Although investing in reserved capacity is available for a range of services in AWS, its most popular applications include:
- Amazon EC2 Reserved Instances – you are entitled to a significant discount (up to 75%) for a specific availability zone, as you may choose between standard, convertible and scheduled EC2 reserved instances depending on the regularity of your usage and needs;
- Amazon RDS Reserved Instances – you can save up to 69% of your regular on-demand costs by preliminary reserving a database instance for a term of one to three years.
Would you like to get a feel for how EC2 reserved instances translate to figures and what their related challenges involve? Then, don’t hesitate to drop us a line!
Are there any Differences between AWS Reserved Instances and AWS Saving Plans?
Both AWS reserved instances and AWS savings plans are popular ways for optimizing costs in AWS. Yet, the way they work is a little different. With AWS savings plans the way you save is by taking advantage of a discounted hourly rate in return for a commitment to regular cloud usage over a specific period.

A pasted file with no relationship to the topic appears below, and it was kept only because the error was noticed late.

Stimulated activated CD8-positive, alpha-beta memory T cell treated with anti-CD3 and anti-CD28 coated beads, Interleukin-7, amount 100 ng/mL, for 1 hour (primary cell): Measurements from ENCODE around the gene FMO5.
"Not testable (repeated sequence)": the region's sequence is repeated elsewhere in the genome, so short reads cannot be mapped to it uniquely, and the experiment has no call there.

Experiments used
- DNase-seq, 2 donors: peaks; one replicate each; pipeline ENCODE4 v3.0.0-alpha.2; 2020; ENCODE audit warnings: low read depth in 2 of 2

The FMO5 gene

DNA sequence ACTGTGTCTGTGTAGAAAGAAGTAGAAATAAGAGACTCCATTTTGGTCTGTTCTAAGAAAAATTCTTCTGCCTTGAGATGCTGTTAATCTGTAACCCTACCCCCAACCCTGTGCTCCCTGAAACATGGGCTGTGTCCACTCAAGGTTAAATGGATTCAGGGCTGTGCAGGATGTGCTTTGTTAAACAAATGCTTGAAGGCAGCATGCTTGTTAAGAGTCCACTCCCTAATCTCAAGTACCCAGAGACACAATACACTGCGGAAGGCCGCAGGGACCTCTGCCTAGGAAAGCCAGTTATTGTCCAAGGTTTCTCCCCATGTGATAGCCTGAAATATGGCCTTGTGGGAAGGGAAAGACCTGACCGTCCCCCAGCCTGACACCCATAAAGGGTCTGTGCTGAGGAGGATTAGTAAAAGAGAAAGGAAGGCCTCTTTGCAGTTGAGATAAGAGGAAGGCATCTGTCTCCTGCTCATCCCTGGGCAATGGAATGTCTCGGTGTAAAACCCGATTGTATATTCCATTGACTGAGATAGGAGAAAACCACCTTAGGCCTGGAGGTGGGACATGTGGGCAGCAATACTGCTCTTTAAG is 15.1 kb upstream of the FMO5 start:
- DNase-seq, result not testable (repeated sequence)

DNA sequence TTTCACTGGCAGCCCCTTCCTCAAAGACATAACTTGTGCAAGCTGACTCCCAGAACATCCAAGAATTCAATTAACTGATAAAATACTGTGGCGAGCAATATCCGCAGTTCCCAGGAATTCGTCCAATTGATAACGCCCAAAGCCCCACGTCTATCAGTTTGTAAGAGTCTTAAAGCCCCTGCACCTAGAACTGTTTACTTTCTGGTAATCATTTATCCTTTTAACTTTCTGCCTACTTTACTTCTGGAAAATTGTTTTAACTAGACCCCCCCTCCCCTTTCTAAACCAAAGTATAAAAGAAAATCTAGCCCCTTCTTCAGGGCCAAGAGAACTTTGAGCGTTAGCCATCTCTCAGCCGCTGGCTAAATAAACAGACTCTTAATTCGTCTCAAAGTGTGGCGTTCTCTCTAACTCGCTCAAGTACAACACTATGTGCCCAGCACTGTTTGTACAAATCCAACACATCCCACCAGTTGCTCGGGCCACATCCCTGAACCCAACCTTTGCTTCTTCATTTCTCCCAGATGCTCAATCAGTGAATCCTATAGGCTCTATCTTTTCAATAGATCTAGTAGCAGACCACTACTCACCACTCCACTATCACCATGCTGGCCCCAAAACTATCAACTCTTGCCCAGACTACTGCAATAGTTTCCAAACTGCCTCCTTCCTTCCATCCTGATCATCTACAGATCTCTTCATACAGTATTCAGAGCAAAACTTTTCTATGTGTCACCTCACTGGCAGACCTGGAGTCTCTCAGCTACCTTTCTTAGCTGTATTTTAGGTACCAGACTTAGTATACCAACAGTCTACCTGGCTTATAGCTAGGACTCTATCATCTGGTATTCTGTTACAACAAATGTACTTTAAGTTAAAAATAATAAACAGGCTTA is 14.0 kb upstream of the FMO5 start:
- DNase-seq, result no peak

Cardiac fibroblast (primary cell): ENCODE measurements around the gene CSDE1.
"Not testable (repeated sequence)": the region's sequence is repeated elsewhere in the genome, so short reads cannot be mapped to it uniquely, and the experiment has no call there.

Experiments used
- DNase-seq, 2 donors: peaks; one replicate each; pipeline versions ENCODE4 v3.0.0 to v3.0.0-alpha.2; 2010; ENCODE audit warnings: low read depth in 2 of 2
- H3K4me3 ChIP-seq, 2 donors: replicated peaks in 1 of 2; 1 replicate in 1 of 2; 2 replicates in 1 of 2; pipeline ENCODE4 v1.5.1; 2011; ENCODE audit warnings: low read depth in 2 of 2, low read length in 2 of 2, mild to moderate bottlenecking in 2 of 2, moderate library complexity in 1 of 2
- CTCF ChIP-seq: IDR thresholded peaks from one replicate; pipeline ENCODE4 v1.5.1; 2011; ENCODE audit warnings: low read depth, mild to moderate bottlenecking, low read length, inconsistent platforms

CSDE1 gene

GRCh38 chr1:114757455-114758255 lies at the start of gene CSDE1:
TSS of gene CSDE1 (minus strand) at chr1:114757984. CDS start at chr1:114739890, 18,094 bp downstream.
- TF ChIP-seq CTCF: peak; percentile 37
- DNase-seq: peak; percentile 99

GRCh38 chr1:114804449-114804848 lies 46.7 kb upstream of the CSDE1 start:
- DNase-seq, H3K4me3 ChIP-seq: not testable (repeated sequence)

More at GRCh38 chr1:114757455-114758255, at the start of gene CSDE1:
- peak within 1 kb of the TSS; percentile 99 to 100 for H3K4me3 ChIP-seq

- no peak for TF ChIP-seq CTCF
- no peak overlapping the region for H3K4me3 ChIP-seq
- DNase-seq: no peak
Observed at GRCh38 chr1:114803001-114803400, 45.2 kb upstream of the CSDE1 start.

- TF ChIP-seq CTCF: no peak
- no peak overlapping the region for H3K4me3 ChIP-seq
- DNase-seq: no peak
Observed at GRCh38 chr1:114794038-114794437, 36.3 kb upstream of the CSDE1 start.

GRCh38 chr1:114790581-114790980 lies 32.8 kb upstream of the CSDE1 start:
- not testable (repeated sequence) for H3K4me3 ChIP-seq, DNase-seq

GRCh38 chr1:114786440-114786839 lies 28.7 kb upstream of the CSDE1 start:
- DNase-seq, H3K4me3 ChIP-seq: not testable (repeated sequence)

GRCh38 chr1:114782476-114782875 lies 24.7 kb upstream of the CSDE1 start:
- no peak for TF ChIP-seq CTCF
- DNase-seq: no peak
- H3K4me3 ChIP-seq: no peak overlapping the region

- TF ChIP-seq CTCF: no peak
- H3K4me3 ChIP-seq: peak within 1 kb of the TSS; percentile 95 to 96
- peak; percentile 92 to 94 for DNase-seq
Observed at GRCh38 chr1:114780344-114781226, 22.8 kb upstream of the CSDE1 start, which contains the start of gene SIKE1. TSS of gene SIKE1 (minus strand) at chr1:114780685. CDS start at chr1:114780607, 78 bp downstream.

Here is what a basic comparison between the two models further reveals:
- reserved instances can be bought and sold in the AWS Marketplace, whereas savings plans cannot;
- convertible reserved instances can let you increase your commitment without changing the term of your contract, whereas savings plans allow additions only against a new contract;
- reserved instances generally cover more services but they have narrower technical and geographic applications.
You can explore these comparative aspects in further detail here.